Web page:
Sheldon’s book is best known for its still-viral subtitle: “What Would Jesus Do?” That was the question that sparked the radical revival in his fictional church and it lives on in WWJD? T-shirts and jewelry. It can be a helpful, illuminating and constructive question but it is also — like the word “revival” — something of a Rorschach Test.
It’s a fascinating book. I first read the story in the Spire comics adaptation, then read the actual novel as well as some of Sheldon’s other books, such as The Heart of the World: A Story of Christian Socialism. That subtitle tells you where Sheldon was coming from. He was a Social Gospel guy and a socialist. He believed that What Jesus Would Do was, among other things, democratize ownership of the means of production (oh, and also pass the 18th Amendment).
That’s almost entirely forgotten today. If you see someone wearing a WWJD? T-shirt then it’s extremely unlikely that person is a socialist or an advocate of Prohibition. The lasting influence of Sheldon’s story doesn’t involve the substance of his imagined transformation of church and society, but the means of that transformation.
Radical, transformative change will come, Sheldon believed, but not through revolution, only through revival.
And what I’m suggesting here is that, well, no. No it won’t.
Revivalism is not sufficient to produce such change and revivalism is not necessary to produce such change. And please note here that this is true regardless of the theological, cultural, or political content of the change that any given person may be hoping to see.
I’m not talking here about the naive individualism that pervades revivalism — the notion that social transformation will (or can) be the product of personal transformation. We’ll come back to that, yet again, repeating all the usual business from Niebuhr and Orwell’s essay on Dickens, yada yada.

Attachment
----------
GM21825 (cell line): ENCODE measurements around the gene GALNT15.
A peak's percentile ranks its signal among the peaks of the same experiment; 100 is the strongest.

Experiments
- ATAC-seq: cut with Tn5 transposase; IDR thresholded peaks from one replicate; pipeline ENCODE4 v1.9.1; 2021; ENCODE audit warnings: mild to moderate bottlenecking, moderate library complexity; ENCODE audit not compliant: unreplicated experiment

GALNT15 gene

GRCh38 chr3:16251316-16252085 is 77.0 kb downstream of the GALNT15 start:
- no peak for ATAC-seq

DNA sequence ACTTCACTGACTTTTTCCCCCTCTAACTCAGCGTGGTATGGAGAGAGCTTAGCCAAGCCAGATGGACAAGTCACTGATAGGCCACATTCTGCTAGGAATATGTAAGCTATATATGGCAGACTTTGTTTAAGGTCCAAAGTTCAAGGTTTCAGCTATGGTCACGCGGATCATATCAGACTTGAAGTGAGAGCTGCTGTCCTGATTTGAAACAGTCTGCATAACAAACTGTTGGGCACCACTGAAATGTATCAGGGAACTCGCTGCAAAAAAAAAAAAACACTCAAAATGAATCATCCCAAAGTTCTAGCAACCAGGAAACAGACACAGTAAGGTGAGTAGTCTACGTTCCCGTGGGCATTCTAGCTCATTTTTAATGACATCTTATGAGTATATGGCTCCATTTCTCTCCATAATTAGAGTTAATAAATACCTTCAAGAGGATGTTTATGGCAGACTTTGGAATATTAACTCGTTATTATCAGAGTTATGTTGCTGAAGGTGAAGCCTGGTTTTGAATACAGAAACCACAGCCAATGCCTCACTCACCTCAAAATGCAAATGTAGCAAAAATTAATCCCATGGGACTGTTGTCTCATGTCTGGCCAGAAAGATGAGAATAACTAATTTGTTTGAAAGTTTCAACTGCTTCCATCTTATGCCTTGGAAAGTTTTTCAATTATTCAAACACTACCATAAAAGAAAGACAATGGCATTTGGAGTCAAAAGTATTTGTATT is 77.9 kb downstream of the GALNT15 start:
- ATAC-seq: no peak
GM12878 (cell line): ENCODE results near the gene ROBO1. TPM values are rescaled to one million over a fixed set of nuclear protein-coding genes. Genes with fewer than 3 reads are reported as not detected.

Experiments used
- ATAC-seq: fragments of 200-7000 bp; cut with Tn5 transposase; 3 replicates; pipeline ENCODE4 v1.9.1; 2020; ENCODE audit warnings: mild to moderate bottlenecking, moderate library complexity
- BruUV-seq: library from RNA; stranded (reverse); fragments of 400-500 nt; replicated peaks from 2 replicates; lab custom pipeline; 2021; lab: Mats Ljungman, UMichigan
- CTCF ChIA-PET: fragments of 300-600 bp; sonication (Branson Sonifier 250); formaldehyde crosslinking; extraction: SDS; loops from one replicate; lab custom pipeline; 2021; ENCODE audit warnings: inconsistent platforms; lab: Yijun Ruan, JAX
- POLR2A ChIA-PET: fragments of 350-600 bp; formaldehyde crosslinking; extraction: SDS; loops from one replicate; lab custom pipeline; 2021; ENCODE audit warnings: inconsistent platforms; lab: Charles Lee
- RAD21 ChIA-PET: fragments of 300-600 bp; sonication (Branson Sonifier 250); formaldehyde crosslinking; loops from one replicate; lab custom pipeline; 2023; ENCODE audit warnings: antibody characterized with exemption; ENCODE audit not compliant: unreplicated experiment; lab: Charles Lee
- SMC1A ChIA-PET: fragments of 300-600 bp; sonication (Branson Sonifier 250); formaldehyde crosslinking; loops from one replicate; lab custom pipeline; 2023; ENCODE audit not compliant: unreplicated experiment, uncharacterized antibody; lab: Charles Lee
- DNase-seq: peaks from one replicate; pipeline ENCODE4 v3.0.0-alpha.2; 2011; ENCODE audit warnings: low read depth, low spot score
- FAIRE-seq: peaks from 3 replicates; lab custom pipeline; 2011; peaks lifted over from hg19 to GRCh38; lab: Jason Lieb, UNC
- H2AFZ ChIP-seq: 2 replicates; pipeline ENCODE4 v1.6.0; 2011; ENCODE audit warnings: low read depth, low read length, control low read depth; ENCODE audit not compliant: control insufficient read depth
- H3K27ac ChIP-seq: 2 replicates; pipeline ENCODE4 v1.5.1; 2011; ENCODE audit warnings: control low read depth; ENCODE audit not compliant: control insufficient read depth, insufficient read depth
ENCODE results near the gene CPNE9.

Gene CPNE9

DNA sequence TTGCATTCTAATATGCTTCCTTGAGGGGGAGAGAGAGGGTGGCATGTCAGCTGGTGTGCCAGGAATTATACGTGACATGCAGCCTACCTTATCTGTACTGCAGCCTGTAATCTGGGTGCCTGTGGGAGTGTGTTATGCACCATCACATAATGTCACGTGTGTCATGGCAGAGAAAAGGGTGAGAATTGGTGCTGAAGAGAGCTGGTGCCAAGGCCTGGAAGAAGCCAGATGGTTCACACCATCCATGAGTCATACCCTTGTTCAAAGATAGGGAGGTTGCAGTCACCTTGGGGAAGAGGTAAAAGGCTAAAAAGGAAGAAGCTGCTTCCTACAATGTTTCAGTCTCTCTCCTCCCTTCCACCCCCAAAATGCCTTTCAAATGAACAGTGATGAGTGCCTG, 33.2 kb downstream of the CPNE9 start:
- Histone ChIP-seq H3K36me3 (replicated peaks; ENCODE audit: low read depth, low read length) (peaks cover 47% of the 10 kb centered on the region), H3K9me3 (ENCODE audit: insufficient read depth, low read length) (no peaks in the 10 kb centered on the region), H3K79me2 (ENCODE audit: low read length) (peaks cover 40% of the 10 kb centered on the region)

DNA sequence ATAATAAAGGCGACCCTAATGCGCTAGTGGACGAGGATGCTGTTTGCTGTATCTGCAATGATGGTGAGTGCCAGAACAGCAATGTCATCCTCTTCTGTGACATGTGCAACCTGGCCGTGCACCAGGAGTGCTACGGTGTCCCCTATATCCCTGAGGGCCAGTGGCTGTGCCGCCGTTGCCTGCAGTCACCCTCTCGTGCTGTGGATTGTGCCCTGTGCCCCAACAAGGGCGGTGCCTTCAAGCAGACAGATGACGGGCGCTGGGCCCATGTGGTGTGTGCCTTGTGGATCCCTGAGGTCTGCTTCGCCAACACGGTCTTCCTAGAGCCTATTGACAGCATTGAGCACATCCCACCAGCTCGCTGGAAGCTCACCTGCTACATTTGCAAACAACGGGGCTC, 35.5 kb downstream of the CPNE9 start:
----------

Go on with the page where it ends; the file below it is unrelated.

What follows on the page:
What I’m getting at here, rather, is the way that our mythology of revivalism causes us to misunderstand what revival does and does not mean and what being or having been revived entails.**
Revival is the soul-stirring, unsettling experience by which we come to understand and to accept the assignment. It is not the accomplishing of that assignment.
Revivalism confuses us on that point, causing us to mistake the former for the latter and, therefore, to never buckle down to begin the actual, difficult, sometimes tedious, work of the assignment itself.
There is no sleeping giant or magic bullet. Revival is not the process of change or the means of change. It is a reminder of the need for that change and an opportunity to commit ourselves to the work that change requires.
* Those who see revival as a product of active divine intervention may take a providential view of the epic screw-up that helped to make Sheldon’s novel such a blockbuster. His publisher, Chicago Advance, failed to copyright the book. As their initial sales took off, other publishers realized that and soon dozens of publishers were producing their own editions. That’s why it’s impossible to know exactly how many copies of the book were sold. But it was everywhere.
Sheldon, to his credit, just went with it. He wrote the book in the hope that it would be read by others, not that it would earn him a fortune in royalties, so he was pleased to see it become a phenomenon.
** The weirdest aspect of the current discussion of revival surrounding the services at Asbury is the way its forced to skirt around the usual language of reviving and awakening, lest this imagery lead where it inevitably and inexorably must: to the conclusion that God’s people ought to wake up and to stay awake. Accidentally phrase that a bit more colloquially and you’ll be breaking the law in Florida.